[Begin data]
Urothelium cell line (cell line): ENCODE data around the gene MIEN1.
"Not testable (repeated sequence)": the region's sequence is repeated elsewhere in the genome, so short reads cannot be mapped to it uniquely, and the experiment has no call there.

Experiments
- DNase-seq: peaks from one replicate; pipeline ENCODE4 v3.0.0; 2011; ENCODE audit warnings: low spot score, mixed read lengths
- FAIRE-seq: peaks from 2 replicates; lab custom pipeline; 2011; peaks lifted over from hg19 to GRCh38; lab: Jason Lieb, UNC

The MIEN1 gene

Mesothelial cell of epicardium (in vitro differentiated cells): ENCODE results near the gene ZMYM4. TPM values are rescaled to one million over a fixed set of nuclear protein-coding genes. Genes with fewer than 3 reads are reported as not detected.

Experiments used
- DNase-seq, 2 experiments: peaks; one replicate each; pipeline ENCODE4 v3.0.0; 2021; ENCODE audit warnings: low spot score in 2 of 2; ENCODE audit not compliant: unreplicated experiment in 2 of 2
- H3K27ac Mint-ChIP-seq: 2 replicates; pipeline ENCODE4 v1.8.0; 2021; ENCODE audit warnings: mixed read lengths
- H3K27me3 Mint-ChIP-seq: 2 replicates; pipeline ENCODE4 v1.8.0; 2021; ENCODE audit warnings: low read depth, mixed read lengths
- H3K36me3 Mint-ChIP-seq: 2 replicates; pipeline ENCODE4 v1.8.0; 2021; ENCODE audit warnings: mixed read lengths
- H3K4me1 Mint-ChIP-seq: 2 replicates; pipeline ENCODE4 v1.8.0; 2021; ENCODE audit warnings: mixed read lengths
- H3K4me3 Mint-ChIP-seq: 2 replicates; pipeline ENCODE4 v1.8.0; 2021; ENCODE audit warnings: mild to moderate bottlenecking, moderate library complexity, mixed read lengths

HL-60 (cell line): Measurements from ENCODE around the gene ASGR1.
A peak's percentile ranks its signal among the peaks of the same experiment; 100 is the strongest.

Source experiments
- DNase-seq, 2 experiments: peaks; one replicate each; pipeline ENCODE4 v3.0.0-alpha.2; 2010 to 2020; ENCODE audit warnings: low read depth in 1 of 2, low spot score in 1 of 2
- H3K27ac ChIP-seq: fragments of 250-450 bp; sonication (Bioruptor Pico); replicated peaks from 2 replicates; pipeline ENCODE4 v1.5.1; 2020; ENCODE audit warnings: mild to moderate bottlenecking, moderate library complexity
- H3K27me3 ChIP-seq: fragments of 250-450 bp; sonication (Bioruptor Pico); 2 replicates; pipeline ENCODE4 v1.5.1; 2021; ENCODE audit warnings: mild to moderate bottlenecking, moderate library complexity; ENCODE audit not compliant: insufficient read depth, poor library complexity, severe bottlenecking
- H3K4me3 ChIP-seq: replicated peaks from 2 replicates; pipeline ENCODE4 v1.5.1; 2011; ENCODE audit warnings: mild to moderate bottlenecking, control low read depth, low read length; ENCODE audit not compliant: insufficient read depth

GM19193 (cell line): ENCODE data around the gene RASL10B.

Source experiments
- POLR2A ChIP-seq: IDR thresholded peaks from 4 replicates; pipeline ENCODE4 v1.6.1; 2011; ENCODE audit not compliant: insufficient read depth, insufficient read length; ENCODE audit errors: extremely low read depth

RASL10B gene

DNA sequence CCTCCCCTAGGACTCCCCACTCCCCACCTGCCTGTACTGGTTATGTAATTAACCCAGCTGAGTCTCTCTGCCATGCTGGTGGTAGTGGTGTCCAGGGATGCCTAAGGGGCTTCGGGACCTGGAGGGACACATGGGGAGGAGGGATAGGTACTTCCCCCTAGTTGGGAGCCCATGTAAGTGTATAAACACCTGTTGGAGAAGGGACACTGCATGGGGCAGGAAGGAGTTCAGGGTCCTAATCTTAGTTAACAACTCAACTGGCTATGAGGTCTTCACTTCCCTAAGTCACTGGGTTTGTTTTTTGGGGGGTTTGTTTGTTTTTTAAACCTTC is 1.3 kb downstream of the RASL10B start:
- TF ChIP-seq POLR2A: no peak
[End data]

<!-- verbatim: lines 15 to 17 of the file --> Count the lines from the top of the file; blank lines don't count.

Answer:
HL-60 (cell line): Measurements from ENCODE around the gene ASGR1.
A peak's percentile ranks its signal among the peaks of the same experiment; 100 is the strongest.

Source experiments